Featuring white rolled Tolex, sleek elegant rolled edges, gold piping and trim, and handwired series Marshall pinstripe grille cloth. Custom Shop EVH Peavey Wolfgang Moonburst guitar with detailed flame maple.

Tell us about some of your builds.
My most recent amp is based on a 1966 Marshall JTM45/100. I went all out on details, so it’s cosmetically and sonically like the original. The back panel has the proper gold font—even the misaligned “III” in “MK III”—and the dot in the second “i” in “Amplifier” is slightly oval, as per the original amps. The gold knobs on the front panel are old and nearly identical to vintage Marshalls. The circuit board is NOS Paxolin, as per the originals. This does have an effect on the sound. I used all NOS original resistors found in amps from that era. The coupling capacitors are original Mullards with a date code of 1966.

I sourced as many original components as possible from all over the world. I even managed to source original PVC [polyvinyl-chloride-plastic-insulated] stranded wire from a guy in England who supplied Marshall with them in the ’60s. I also sourced the original pink wire to the pots and the slightly thicker diameter pink wire for the pot jumpers and input jacks, as per original amps of this era—this wire is next to extinct and plays a role in the vintage tone.

How so?
The old wire had a different molecular structure, a different strand arrangement, and a different grade of PVC. Also, the old Marshall carbon-film resistors I used are part of the tone of this era. I find modern carbon-film resistors much too bright for these amps, and carbon-composition resistors lack too much high-end fidelity.

I have experimented and A/B’d different wire. I can tell the difference between stranded and solid-core wire. I can also tell the difference between cloth-covered and stranded PVC wire. To take it a step further, there is a difference if the stranded wire is twisted inside the PVC, or if it’s all laid out parallel to each other. I see many builders today using bonded or top-coated stranded wire, and I don’t like this wire for vintage Marshall amps. It doesn’t sound right.

What specifically doesn’t sound right about it?
Notice I said it doesn’t sound “right,” but I didn’t say “bad.” We are talking about vintage Marshall tube amplifiers and recreating that original tone. The top-coated or bonded wire does not transfer the signal the same as a stranded wire does. By stranded, I mean the wire’s strands are easily separated and not tinned into one conductor. There’s more detail in the high-end with stranded wire. It’s harder to work with, but I much prefer the tone for these amps. After all, isn’t that the whole point of the build—the tone?

I think a lot of guys use top-coated wire because they don’t believe it can have an effect on the tone, or it’s easier to work with, or they simply don’t pay attention to the details like I do—or their ears can’t hear the difference. I am really particular about the kind of wire I use in different circuits, and where I use it in the circuits.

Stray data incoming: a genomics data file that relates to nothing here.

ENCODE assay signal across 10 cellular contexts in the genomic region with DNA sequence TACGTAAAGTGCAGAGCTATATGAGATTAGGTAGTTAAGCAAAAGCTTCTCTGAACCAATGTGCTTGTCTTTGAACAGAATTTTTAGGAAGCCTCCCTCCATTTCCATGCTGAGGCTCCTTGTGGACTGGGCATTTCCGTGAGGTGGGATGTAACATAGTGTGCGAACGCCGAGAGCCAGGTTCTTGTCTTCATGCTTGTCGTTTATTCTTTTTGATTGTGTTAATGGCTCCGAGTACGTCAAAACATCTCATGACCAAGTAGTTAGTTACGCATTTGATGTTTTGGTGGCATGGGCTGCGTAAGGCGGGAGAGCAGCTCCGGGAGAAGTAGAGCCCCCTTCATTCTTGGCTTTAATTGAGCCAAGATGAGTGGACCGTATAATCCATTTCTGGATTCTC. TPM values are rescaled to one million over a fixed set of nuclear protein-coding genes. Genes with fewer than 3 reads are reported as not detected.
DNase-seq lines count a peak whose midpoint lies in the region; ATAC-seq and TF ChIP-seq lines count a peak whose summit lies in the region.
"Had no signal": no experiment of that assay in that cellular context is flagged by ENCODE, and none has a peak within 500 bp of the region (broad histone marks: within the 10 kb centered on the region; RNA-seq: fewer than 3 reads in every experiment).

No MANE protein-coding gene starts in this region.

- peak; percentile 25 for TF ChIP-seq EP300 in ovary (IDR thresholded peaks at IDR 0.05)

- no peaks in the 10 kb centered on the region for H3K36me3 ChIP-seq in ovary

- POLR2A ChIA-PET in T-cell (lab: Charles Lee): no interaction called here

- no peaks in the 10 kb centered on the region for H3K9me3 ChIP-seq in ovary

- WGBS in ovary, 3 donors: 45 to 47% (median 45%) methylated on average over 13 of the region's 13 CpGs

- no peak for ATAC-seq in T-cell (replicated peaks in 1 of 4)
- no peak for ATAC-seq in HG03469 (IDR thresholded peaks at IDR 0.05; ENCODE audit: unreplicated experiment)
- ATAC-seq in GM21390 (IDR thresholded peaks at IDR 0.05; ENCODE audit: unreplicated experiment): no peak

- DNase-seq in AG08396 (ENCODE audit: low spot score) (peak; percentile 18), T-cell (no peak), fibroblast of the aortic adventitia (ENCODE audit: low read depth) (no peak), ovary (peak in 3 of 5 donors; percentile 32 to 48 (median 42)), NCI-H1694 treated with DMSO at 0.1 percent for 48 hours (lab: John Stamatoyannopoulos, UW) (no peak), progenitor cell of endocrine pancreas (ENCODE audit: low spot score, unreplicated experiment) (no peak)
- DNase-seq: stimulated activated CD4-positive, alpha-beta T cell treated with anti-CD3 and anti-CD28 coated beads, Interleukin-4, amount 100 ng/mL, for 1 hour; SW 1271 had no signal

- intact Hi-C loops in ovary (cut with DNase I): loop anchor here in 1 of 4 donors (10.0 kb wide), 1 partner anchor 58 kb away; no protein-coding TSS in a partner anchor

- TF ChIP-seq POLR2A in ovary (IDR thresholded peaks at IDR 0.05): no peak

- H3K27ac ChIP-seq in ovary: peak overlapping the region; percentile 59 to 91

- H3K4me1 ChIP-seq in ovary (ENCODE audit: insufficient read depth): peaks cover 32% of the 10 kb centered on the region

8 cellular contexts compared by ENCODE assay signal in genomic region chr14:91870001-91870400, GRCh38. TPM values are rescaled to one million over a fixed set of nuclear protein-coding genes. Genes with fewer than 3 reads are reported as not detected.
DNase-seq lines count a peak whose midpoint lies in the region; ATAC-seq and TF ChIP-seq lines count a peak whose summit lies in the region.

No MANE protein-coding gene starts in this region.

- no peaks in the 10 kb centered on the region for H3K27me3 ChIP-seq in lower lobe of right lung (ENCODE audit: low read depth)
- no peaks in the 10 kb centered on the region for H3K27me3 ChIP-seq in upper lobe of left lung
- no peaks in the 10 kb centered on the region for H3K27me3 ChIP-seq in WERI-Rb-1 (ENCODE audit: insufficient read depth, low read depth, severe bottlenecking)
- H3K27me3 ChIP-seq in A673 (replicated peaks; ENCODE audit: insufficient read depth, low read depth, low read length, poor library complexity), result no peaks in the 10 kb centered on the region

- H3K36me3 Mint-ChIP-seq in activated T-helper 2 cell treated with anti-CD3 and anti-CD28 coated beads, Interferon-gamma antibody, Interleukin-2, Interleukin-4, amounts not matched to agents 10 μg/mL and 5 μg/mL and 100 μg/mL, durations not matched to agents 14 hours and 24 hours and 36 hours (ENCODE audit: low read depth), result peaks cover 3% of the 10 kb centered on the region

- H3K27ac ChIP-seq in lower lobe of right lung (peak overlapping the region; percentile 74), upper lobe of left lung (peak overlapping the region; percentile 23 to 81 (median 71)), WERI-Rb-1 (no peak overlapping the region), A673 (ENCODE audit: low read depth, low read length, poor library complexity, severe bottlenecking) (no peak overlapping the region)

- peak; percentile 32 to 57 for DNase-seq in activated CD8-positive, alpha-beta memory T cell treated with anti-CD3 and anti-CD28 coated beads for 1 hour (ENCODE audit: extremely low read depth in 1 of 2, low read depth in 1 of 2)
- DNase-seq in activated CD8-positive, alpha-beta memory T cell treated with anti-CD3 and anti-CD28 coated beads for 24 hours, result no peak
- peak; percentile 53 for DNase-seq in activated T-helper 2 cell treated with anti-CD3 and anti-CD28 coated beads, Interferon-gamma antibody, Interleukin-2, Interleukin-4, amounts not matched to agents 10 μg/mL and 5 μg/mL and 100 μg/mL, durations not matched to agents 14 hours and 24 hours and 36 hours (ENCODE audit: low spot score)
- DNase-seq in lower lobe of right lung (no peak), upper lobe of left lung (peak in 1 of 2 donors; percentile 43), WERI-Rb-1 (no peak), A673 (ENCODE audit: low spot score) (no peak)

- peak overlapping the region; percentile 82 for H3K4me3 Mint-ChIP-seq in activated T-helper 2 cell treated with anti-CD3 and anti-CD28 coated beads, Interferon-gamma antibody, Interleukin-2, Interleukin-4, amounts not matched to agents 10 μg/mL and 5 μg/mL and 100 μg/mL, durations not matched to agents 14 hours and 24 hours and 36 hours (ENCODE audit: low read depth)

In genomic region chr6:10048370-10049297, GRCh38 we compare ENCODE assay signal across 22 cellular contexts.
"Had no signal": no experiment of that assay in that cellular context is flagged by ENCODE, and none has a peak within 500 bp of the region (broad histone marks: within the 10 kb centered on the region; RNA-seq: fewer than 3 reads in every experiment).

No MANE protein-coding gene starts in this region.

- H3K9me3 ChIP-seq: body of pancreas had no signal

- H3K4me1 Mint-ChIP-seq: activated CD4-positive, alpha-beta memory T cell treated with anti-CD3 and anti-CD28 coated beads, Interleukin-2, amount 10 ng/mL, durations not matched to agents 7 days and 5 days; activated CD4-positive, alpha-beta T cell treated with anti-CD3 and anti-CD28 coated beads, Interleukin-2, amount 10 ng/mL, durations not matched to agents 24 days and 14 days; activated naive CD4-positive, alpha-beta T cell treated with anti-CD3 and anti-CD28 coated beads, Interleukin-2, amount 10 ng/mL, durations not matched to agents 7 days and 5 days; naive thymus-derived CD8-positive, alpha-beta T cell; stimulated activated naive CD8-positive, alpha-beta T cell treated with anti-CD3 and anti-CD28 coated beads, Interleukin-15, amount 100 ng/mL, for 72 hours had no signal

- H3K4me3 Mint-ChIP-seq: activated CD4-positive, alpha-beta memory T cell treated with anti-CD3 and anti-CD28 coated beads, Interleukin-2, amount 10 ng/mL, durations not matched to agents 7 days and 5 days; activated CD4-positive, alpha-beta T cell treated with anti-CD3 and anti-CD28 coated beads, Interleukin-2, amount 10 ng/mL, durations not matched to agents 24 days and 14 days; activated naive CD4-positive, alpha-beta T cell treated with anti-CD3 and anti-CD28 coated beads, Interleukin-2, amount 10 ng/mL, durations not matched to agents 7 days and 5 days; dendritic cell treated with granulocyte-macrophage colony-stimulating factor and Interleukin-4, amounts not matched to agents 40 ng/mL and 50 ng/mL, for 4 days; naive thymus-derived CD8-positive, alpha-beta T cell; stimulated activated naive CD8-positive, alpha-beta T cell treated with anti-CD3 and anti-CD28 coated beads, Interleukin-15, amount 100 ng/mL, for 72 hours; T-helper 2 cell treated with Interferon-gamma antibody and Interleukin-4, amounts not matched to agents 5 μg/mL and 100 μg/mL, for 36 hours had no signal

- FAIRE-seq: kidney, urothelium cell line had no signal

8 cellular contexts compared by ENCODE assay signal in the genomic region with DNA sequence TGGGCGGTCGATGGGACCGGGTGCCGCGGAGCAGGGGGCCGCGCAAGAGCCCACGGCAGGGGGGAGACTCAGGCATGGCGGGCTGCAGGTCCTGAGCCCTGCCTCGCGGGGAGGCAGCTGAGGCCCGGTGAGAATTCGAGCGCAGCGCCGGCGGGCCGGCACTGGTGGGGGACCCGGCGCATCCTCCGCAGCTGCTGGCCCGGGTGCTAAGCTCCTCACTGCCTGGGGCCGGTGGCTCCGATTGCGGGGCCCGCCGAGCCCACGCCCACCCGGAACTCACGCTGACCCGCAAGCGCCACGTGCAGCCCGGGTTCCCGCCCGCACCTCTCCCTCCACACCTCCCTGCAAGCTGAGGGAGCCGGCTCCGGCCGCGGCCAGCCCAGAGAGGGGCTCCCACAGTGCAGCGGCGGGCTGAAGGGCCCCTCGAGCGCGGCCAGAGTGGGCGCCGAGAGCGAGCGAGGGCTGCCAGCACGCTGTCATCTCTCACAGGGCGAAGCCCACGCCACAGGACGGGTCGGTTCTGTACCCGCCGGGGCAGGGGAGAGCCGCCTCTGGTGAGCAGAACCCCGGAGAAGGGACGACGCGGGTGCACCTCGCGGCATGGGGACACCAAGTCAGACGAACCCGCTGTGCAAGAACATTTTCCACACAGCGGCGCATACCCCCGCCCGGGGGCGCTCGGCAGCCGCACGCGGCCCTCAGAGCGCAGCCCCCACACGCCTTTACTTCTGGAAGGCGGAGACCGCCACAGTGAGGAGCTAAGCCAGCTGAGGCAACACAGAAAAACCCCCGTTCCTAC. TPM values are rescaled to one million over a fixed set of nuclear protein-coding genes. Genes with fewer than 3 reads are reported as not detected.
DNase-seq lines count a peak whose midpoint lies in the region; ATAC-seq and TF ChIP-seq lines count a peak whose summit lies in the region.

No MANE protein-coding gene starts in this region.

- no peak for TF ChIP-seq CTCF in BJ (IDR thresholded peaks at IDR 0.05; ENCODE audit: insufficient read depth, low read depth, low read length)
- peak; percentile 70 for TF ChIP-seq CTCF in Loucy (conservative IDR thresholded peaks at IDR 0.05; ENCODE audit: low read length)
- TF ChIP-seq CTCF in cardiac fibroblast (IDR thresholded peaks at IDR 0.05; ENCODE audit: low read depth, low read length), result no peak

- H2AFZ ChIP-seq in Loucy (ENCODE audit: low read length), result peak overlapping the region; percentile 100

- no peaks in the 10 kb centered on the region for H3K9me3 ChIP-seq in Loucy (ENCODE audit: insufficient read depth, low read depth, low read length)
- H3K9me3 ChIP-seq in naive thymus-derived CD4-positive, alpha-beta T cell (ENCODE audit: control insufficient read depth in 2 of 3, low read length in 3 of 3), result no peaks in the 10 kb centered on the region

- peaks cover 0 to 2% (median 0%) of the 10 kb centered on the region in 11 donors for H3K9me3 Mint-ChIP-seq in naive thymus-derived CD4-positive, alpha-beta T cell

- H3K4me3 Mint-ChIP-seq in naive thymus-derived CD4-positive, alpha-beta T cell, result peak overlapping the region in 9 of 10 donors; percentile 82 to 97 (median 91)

How do you find your parts?
The best way to find the original parts is to spend an enormous amount of time contacting every ham radio guy from England there is. It’s similar to how guys find parts for old classic cars. You really have to spend a lot of time digging. I love this part of rebuilding some of the old amps, though! There are guys I regularly stay in contact with from England, and I love that they know I am putting parts they saved for the past 40 or 45 years to good use. I read an interview with Jeff Beck not too long ago and he talked about looking for car parts in America to complete his hot rods. Same deal there.

Are there enough parts to go around to make a big run of vintage replicas?
I have a large amount of vintage parts for multiple vintage amp builds, but I treat it on a case-by-case basis. If I were building a high quantity of my own designs, I would source new parts that gave me the tone I wanted.

What do you do if you can’t locate an NOS part?
If I can’t find an original part, I often make my own replacement part. In the JTM45/100 replica, I made my own internal fuse holder. I design and make my own circuit boards for my amps and pedals. I make my own wah inductors, too. For wah pots, one way I build them is by swapping the internal phenolic wafer from an old pot into a new wah pot casing. In guitars, I modify the pot’s internal carbon track for a higher resistance, so they sound more like the pots found in old Les Pauls. If making my own part is not an option, I’ll source an alternative NOS part or, if needed, a new part that reacts and sounds as close as possible to the original.

Would you later replace that part with an NOS part if you were able to track one down?
Yes, but mostly on strict vintage builds.

Left: NOS 1960s original Radiospares carbon fi lm and carbon composition resistors. NOS 1966 Mullard Mustard coupling capacitors. Original Marshall 1960s PVC stranded wire—green, blue, yellow, purple, white, black and red. Original Marshall 1960s PVC Pink stranded wire, as well as original thicker diameter 1960s Marshall pink wire for pot jumpers/input jacks, per original spec of this era amplifi er. NOS rare arched-logo RS silver mica capacitor. NOS Radiospares silver mica tone stack capacitor. NOS custom made perforated Paxolin board from the UK, with original Radiospares split turrets. PEC military-grade stainless steel body, steel shafts, and gold contact potentiometers.